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What does the Bible say about peace?

In Christian Ethics, Questions on August 8, 2011 by scottsund Tagged: , , ,

Big news in the military this week (read here) as the Air Force removed its Ethics course from the beginning of basic training for its Missile Officers. For the last few decades, the Air Force chaplains would guide the Missile Officers in an ethics course about why war is sometimes justified and an ethical rationale for the need for war.  At the end of the course the new recruits would sign an affidavit that if required by the President, they would “drop the bomb” and push the correct buttons.  But after a protest that this was against people’s First Amendment, there is no longer an ethical component given to the future missile launchers of America.  Apparently ethics (the moral standards that control a person’s actions) aren’t important anymore.

WHAT DOES THE BIBLE SAY ABOUT PEACE?

As Christians, we believe Jesus was sent by God to fulfill the writings of the Old Testament and introduce the new way of the Kingdom of God.  To fully understand what God wants for His people and how he wants us to live (Christian ethics), we must examine the Old Testament for scripture that points to what Jesus Christ did on earth and will do when He comes again.  One especially powerful verse on how God wants us to live and understand His Son Jesus Christ is the teaching of war and peacemaking in Isaiah 2:2-4.  In this small text, the prophet Isaiah reveals the heart of God for just peacemaking and gives us an eschatological glimpse of peace when Christ rules the Kingdom of God here on Earth in the future.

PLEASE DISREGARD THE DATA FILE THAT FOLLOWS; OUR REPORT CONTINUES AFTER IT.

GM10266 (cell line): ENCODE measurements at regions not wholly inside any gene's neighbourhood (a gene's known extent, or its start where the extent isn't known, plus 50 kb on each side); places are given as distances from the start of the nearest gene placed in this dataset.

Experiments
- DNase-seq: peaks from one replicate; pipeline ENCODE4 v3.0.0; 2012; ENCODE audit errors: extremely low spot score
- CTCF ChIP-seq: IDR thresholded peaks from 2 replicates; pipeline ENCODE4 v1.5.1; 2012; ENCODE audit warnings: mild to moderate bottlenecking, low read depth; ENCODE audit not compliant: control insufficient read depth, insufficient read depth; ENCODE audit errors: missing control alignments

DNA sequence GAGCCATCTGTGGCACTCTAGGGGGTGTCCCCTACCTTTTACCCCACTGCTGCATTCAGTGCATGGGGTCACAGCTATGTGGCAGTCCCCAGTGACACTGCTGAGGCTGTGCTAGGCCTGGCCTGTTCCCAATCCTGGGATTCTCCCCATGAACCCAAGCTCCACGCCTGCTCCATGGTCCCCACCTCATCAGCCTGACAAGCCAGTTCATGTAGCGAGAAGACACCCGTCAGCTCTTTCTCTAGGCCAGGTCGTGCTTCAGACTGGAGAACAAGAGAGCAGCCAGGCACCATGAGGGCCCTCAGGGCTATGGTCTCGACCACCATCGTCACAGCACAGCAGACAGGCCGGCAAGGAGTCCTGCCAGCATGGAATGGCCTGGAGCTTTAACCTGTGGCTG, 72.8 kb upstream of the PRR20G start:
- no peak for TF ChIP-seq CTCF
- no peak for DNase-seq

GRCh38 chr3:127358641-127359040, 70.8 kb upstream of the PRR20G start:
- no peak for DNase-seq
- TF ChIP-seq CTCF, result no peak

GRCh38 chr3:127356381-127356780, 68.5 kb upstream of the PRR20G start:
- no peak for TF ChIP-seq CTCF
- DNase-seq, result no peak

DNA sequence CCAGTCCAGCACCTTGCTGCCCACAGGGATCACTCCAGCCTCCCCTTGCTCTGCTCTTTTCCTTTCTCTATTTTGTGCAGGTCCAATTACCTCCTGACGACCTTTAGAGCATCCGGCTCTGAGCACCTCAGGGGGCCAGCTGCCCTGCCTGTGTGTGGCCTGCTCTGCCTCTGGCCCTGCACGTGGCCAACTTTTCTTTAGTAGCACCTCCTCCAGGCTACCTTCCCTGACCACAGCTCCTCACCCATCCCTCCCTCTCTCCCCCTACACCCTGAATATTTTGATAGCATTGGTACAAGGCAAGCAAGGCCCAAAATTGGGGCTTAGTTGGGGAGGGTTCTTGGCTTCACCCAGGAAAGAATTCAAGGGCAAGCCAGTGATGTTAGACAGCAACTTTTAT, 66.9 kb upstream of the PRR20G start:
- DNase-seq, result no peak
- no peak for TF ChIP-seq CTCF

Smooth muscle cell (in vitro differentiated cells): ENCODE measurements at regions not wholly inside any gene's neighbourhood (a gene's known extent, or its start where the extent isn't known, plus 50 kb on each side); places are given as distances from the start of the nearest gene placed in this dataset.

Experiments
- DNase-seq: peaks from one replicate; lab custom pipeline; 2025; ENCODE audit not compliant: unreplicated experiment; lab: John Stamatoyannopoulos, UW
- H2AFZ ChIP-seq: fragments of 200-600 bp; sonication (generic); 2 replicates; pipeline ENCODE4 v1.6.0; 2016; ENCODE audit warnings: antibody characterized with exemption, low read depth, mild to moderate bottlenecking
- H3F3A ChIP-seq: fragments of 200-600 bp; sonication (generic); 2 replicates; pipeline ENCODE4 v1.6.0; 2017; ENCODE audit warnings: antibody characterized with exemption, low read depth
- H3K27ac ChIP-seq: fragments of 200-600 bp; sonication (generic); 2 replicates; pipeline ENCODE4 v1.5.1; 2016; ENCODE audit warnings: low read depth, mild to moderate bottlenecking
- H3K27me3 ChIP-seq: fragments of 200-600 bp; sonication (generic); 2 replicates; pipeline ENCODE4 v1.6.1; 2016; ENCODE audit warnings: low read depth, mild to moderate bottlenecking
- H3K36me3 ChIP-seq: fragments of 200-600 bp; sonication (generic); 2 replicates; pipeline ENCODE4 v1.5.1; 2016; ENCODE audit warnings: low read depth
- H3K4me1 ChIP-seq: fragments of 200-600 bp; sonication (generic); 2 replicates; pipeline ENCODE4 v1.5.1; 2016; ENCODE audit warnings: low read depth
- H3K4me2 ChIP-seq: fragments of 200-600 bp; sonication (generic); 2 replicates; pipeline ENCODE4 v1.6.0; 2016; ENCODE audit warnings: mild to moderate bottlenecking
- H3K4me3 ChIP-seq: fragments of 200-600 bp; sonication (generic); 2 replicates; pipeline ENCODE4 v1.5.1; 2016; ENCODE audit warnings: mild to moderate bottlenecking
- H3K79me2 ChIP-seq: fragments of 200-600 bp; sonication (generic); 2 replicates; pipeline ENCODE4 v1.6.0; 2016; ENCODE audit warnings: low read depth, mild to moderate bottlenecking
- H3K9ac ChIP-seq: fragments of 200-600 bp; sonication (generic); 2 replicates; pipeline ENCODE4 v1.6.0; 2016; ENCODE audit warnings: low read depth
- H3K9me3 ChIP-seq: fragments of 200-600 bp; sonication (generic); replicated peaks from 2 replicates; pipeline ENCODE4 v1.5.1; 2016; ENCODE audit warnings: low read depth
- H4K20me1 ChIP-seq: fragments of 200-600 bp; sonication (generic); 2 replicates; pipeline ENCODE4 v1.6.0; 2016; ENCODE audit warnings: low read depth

In the Isaiah 2:2 states “, the “mountain of the Lord’s temple will be higher than all the other temples”.  This kind of rising up of God’s holy place will allow the nations to “stream to it.”  The visual picture here that Isaiah paints is stunning.  People don’t shuffle in or slowly make their way to it like some of us experience congregants slowly filling our churches each Sunday.  No, when this holy temple of the Lord is established on the earth, people will stream to it. The language here is important to notice as these presumably are already disciples of God’s ways that are “streaming in” and yet they hunger for God’s presence to teach discipleship.  The result of truly being brought into an experience with God and learning from Him is to “walk in His paths.”  Isaiah lays out a clear picture of discipleship here that all knowledge of God happens experientially.  We don’t know God until we travel towards Him and experience His mercy and love and kindness.  And secondly, once we experience this great love, the experience changes us into disciples that are better equipped to follow His ways.  For the Christian, knowledge always transforms to action.  If we love God, Jesus would later say, it will show: “If you love me, follow my commandments” (John 14:14).